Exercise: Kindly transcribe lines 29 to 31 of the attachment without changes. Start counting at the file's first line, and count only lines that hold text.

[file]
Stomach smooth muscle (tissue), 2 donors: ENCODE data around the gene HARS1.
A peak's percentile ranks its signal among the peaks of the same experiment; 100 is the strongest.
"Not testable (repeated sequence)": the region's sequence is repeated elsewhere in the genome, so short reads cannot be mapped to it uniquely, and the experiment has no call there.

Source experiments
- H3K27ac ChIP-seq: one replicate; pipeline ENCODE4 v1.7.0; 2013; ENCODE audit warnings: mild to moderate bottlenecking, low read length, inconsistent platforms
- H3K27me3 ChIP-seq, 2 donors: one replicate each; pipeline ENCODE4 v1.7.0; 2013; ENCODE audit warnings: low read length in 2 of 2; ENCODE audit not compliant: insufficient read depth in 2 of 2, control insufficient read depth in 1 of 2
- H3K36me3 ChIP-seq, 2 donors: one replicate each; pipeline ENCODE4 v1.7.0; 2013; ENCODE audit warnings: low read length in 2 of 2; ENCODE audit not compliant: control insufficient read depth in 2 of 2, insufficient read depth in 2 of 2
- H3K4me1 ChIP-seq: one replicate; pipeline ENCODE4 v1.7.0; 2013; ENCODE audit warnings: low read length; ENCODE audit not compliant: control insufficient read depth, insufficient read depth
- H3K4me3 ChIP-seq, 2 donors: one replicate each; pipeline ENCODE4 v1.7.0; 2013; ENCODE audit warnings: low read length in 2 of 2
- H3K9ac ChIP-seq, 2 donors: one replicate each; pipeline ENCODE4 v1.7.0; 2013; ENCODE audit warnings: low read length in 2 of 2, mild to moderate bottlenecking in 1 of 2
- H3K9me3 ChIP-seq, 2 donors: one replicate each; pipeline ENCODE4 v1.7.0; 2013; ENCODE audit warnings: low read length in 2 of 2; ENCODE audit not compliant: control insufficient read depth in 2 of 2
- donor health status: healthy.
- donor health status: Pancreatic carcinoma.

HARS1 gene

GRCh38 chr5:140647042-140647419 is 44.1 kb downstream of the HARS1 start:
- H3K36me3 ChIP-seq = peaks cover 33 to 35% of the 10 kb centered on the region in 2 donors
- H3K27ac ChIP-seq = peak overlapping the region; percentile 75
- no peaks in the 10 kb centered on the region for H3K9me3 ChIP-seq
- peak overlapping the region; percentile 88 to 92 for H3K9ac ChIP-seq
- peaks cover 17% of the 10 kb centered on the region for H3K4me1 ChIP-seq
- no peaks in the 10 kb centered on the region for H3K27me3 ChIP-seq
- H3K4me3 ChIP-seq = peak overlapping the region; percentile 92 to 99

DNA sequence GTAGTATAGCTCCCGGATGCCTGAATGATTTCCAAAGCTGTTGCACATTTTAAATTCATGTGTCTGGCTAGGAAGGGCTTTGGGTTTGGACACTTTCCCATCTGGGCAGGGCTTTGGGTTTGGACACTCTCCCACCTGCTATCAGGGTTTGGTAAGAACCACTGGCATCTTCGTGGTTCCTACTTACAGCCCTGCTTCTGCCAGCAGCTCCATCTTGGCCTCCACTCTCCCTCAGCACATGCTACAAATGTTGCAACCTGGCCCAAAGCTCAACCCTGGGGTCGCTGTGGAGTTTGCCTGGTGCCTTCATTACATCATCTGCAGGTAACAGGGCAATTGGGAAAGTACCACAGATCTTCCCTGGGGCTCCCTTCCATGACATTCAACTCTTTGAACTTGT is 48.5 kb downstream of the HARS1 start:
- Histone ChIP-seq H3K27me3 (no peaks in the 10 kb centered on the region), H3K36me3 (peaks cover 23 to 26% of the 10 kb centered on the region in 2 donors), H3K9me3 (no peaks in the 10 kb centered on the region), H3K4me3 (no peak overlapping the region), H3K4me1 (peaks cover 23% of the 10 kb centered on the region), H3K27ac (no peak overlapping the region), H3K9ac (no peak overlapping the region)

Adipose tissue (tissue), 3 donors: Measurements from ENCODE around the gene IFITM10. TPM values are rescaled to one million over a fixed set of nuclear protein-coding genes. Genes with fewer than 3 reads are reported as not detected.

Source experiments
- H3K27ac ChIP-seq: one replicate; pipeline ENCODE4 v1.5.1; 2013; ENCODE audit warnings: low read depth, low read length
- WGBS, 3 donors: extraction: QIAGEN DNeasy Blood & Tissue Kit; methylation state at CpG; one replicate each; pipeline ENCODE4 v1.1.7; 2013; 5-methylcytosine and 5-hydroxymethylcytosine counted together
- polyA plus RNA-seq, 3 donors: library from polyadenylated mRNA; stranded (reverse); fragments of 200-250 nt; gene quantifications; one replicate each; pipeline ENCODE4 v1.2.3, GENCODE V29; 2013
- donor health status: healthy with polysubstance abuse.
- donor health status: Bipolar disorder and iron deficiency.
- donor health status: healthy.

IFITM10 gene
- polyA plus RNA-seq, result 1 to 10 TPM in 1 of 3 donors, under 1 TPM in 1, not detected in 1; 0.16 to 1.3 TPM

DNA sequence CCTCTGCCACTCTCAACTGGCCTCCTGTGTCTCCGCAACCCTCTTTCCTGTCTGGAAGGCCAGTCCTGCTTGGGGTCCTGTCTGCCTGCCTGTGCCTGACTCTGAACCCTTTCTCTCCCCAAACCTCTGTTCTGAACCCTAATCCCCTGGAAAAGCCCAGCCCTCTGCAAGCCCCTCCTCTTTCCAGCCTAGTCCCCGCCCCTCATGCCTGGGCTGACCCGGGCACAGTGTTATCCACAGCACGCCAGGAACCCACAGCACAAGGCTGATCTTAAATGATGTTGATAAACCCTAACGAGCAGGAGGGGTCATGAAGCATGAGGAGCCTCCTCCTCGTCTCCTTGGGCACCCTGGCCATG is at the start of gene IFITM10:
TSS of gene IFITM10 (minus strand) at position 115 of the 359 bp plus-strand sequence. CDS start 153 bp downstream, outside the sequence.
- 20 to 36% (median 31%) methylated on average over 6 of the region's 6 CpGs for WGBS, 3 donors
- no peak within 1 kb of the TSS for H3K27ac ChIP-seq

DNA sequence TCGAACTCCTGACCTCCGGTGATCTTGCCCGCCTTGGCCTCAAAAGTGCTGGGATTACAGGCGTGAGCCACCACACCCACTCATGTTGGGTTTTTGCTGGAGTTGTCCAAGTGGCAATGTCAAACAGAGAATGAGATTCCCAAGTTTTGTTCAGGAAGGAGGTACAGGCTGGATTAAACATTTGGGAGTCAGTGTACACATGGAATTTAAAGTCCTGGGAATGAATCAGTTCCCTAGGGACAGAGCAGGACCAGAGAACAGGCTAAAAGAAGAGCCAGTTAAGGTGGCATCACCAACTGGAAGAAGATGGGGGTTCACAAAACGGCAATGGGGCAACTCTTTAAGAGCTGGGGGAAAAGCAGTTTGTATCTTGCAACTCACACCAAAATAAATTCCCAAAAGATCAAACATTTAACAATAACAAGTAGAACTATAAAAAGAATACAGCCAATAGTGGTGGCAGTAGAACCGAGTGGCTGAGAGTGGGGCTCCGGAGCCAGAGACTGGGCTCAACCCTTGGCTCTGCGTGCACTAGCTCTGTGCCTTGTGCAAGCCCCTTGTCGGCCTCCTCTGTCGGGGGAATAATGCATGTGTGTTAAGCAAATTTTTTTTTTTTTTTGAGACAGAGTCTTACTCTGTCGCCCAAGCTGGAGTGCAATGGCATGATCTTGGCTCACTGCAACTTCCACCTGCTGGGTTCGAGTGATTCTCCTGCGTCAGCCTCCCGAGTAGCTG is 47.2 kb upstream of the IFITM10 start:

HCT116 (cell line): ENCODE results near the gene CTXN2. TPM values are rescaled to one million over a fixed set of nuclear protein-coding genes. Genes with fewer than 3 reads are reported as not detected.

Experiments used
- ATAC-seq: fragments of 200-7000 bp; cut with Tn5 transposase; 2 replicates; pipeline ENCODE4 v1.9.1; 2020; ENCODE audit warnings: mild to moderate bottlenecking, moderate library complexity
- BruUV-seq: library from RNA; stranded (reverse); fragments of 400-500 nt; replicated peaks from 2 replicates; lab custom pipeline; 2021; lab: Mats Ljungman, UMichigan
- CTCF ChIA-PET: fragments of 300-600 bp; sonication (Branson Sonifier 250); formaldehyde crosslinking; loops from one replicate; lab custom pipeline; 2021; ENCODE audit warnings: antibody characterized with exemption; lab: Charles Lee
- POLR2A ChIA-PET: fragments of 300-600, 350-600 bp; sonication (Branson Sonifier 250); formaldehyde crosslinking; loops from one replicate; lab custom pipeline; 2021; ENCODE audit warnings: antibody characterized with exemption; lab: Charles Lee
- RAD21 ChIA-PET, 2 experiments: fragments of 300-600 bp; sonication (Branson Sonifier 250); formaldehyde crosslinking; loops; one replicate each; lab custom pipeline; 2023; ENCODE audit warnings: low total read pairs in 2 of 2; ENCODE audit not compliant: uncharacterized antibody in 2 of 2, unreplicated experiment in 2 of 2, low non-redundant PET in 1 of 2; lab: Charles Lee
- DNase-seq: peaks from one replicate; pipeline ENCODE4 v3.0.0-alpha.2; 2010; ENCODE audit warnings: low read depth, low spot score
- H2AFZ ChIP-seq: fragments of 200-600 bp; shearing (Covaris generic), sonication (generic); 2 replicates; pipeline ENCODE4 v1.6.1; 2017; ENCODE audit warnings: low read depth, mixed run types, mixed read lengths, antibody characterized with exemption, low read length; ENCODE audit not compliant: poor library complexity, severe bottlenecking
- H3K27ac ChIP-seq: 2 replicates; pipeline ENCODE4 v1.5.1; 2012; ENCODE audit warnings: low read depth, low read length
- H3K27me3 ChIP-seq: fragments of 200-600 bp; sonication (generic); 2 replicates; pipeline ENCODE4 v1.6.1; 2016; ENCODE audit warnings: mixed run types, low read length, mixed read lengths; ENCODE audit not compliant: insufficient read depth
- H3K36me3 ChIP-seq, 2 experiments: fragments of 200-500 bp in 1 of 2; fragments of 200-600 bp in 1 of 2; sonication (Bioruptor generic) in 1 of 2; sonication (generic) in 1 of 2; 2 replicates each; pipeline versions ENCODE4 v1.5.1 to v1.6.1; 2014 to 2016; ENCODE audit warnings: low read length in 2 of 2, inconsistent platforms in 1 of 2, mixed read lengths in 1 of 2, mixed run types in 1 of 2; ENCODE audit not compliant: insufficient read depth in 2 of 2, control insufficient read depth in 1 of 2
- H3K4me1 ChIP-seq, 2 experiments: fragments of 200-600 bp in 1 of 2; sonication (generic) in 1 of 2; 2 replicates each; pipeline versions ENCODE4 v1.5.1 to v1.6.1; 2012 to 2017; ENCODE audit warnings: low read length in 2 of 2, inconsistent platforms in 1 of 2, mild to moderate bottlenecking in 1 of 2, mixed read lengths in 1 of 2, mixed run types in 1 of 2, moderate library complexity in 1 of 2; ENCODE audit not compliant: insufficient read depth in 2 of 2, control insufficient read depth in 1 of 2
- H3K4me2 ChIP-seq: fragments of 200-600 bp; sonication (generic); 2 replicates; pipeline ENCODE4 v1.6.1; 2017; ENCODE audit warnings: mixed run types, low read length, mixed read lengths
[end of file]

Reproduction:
- polyA plus RNA-seq, 3 donors: library from polyadenylated mRNA; stranded (reverse); fragments of 200-250 nt; gene quantifications; one replicate each; pipeline ENCODE4 v1.2.3, GENCODE V29; 2013
- donor health status: healthy with polysubstance abuse.
- donor health status: Bipolar disorder and iron deficiency.